Tools and Features (e.g., mobile bill pay) 🌕🌕🌕🌕🌕
Customer Satisfaction 🌕🌕🌕🌕🌑
Discounts (e.g., good driving) 🌕🌕🌕🌕🌑

State Farm had a lower overall score than GEICO, but wound up in the top three a total of 38 times (GEICO only placed 37 times). When State Farm placed, it usually fell between $30 and $50 dollars of the competition. Though, it occasionally surprised with a GEICO-like rate: In Minnesota, State Farm was $120 cheaper than American Family, and in South Carolina it beat GEICO by a whopping $223 a year.

Quotes aside, State Farm is the nation’s largest auto insurer. It ranks consistently well for customer satisfaction in most of the regions J.D. Power surveys. It also earns A.M. Best’s top marks (A++) for financial strength. Plus, it has the best tools of any auto insurance provider out there, including mobile bill pay, mobile claim filing, and a pay-by-bank account option. All that is to say it’s a great choice if you can spare a few extra dollars each month.

Progressive

Progressive at a Glance
Overall Rating
🌕🌕🌕🌗🌑
Affordability 🌕🌕🌕🌑🌑
Tools and Features (e.g., mobile bill pay) 🌕🌕🌕🌕🌑
Customer Satisfaction 🌕🌕🌕🌕🌑
Discounts (e.g., good driving) 🌕🌕🌕🌗🌑

Progressive was the cheapest option in only seven states, and even when it was, it was usually less than $20 ahead of the runner-up (usually GEICO). That doesn’t mean Progressive is never a viable option, though.
Consider the state of Montana, where Progressive came in just $22 more for the year. For less than $2 more each month, a Montana driver could take advantage of mobile claims filing, loyalty discounts, prepay discounts, and low-mileage discounts that GEICO doesn’t offer.

Where to Find Car Insurance Discounts

Once you’ve seen some quotes, you need to master discounts — the key to cheap car insurance rates. Many insurers have a wide variety of overlooked deductions that go beyond bundling or insuring multiple vehicles, and some of them are less obvious than you may think.

Driving Schools

Driving education is a discount opportunity many don’t know exist. Drivers who pass an accredited driver’s ed class or defensive driving training are eligible for a sizeable price reduction. The amount of this discount isn’t standardized across the nation or with insurers, but according to DriversEd.com, some drivers might welcome as much as a 10% decrease in their bill. Plus, if you’ve recently received a ticket, enrolling in a defensive driving course can prevent the premium hike on your insurance (most companies only let you do this once every 12 months).

Defensive driving courses cover topics such as traffic laws, drug- and alcohol-impaired driving, and inclement-weather driving and are often available online or at commercial driving schools. Courses for defensive driving can be found through your local DMV or community center. Most run about six hours long and cost anywhere from $50 to $300 a person.

After completing a defensive driving course, participants will receive a certificate that can be presented to insurance companies to qualify for a discount. Depending on the insurance company, drivers may also have to retake the course and be current on their certification in order to continue receiving the discount.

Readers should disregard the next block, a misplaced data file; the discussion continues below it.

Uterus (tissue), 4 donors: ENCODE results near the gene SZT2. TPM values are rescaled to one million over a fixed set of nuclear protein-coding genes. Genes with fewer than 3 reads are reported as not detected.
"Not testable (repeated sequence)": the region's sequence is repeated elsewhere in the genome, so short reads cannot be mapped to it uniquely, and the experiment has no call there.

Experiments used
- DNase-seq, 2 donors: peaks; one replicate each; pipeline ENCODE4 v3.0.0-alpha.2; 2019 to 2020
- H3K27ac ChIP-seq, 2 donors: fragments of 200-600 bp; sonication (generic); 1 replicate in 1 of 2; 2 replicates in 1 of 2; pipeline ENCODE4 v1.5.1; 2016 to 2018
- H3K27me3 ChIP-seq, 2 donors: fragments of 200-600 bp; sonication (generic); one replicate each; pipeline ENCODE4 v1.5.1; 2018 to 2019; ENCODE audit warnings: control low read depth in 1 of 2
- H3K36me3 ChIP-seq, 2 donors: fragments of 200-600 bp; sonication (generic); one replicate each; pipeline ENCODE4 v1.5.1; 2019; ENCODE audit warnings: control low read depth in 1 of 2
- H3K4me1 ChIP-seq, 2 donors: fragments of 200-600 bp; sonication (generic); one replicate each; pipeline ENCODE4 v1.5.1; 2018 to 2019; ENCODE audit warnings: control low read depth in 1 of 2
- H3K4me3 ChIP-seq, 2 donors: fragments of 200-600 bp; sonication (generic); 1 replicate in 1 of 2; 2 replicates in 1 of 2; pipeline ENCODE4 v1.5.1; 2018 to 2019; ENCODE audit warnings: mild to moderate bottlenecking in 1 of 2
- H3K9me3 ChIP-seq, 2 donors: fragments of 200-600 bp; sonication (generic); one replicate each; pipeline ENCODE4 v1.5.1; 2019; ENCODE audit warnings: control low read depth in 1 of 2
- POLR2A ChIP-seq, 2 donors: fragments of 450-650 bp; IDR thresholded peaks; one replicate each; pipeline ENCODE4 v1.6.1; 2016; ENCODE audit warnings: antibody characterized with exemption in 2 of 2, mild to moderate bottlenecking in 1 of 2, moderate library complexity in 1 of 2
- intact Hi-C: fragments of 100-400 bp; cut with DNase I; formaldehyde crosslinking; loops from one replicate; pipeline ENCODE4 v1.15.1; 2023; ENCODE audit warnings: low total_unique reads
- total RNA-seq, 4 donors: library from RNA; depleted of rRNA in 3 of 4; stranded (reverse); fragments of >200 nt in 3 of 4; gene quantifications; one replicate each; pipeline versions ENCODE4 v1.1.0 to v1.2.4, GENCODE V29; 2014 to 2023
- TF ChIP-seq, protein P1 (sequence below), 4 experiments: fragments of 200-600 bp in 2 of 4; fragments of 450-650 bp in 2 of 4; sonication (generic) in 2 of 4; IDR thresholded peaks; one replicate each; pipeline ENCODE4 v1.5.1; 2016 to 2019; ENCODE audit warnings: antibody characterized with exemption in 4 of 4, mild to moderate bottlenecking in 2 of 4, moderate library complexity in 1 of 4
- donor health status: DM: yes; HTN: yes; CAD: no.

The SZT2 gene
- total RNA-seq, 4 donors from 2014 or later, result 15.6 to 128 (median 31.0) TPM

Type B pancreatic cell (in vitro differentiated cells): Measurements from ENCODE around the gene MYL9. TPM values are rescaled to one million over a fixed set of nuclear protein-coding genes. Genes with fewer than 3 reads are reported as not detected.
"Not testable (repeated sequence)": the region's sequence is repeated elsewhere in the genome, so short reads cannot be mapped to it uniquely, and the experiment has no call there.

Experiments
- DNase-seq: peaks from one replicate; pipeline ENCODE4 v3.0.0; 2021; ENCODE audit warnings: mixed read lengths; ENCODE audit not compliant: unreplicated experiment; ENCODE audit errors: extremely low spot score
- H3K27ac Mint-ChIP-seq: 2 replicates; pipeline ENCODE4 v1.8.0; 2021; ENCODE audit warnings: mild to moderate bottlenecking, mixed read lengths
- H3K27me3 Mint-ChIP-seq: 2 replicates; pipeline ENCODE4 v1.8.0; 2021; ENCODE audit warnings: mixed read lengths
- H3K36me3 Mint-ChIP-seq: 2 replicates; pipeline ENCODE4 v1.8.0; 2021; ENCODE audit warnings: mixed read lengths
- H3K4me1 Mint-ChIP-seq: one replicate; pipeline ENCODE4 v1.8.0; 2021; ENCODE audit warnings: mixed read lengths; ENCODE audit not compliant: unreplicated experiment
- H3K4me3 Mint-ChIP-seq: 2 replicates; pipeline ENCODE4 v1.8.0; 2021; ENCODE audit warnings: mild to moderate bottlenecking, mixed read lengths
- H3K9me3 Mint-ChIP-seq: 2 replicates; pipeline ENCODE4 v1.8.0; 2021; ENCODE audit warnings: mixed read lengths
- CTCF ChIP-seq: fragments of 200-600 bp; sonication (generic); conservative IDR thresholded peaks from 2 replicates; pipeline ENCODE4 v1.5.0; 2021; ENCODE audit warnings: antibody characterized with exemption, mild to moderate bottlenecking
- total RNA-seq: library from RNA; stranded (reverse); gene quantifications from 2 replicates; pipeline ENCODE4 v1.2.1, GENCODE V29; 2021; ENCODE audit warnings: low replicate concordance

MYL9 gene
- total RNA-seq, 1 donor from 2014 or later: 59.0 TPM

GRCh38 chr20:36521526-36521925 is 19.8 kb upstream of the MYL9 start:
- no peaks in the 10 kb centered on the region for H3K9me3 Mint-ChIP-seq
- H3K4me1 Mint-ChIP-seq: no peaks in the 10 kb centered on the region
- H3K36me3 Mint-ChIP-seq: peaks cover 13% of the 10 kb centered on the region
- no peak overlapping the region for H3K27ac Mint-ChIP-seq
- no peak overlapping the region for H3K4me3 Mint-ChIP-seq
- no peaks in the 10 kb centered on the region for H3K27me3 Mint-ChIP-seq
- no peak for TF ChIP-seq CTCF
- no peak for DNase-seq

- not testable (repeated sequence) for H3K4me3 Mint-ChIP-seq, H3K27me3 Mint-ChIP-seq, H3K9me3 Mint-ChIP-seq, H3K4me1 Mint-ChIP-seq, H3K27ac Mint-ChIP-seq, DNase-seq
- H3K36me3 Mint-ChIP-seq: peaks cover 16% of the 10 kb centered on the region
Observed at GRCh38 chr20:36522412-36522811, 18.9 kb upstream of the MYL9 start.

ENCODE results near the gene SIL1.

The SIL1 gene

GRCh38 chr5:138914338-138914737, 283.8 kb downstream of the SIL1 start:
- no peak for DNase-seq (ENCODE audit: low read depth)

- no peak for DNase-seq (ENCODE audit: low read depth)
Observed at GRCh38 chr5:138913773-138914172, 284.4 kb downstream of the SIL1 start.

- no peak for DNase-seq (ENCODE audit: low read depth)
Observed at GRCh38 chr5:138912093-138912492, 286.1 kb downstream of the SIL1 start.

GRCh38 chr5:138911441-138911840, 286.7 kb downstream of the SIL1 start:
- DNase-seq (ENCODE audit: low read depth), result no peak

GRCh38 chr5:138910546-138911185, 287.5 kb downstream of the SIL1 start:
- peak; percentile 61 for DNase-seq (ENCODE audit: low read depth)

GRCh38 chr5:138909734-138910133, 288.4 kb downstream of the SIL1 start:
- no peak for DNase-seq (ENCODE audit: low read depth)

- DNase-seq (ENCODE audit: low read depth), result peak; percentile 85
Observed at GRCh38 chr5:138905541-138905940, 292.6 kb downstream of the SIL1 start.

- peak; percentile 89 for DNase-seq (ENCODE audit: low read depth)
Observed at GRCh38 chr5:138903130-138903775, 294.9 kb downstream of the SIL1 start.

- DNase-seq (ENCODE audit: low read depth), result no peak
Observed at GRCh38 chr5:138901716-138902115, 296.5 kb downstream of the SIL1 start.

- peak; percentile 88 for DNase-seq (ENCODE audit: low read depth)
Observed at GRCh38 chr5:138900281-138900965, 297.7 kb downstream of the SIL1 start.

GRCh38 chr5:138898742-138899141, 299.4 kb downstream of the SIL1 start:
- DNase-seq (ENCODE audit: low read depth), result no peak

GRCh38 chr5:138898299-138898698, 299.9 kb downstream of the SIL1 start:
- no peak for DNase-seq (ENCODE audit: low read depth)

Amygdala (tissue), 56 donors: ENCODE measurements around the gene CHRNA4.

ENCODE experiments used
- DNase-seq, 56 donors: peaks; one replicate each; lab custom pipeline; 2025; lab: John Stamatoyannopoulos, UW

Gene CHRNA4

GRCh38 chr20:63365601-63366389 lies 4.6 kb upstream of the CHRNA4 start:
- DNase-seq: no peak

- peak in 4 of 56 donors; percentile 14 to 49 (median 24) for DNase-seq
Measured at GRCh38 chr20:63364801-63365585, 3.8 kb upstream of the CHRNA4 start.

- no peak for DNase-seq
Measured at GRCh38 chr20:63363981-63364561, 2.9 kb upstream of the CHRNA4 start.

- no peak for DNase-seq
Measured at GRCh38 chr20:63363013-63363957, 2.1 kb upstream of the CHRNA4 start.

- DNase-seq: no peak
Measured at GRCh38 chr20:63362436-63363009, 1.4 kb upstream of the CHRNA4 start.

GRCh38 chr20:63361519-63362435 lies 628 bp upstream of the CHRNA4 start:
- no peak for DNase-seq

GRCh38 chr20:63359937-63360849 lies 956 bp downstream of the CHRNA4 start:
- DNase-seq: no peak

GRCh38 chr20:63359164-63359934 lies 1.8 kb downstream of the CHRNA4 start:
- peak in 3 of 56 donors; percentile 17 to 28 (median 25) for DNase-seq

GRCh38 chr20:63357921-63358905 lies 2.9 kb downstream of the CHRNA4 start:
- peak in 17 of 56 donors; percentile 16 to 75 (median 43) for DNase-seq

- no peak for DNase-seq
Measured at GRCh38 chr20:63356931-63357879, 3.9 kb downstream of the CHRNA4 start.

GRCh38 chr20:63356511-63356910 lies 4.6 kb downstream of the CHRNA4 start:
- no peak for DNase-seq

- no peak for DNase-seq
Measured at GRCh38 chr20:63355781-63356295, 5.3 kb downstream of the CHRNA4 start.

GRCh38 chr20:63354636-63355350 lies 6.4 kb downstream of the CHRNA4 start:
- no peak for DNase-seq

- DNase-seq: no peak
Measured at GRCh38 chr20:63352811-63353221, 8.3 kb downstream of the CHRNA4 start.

If you aren’t the only person covered on your auto policy, consider getting all the drivers on your policy — especially teens, as they are expensive to insure — to take a defensive driving course and you will be eligible for additional discounts.

Good Student Discounts

These discounts are typically given to drivers under the age of 25 who are enrolled full time at a high school or college or university and are maintaining at least a 3.0 grade point average (or are on the honor roll or dean’s list).

What about the savings? According to CarInsurance.com, the discount can range anywhere from 5% to 10%, making it one of the most profitable and achievable discounts of all. Consider Travelers, which offers good students up to 8% off.

In order to prove satisfactory academic achievement and receive the discount, students need a current transcript or a letter signed by a school administrator. Students who are homeschooled can present standardized test results, such as their SAT or ACT scores, that are within a desired percentile range in order to qualify. Good grades can continue saving you money after graduation as some insurance companies extend this discount to post-grads for a limited time.

If you’re a student, or the parent of a student, you can learn even more at The Simple Dollar’s student guide to car insurance.

Safe-Driver Discounts

Drivers with a clean driving record — a standard that is determined by each individual insurance provider — are eligible for hefty discounts. Having a squeaky clean record not only gives you a discount opportunity; it can also save you a lot more money in the short term.

There is no universal definition of safe driving, though. Insurance companies generally mean avoiding collisions and accidents for which you can be found at fault, and moving violations such as speeding, driving under the influence, or reckless driving.

Resident Student Discounts

These discounts can be offered to students attending college more than 100 miles away from home. They are intended to be used exclusively by those students who are not planning to drive the insured vehicle while at school but may use it while they are home for vacations.

Other Discounts to Consider

  • Active-duty military and veterans discounts
  • Car alarm systems or other safety equipment discounts
  • Paid-in-full or prepay discounts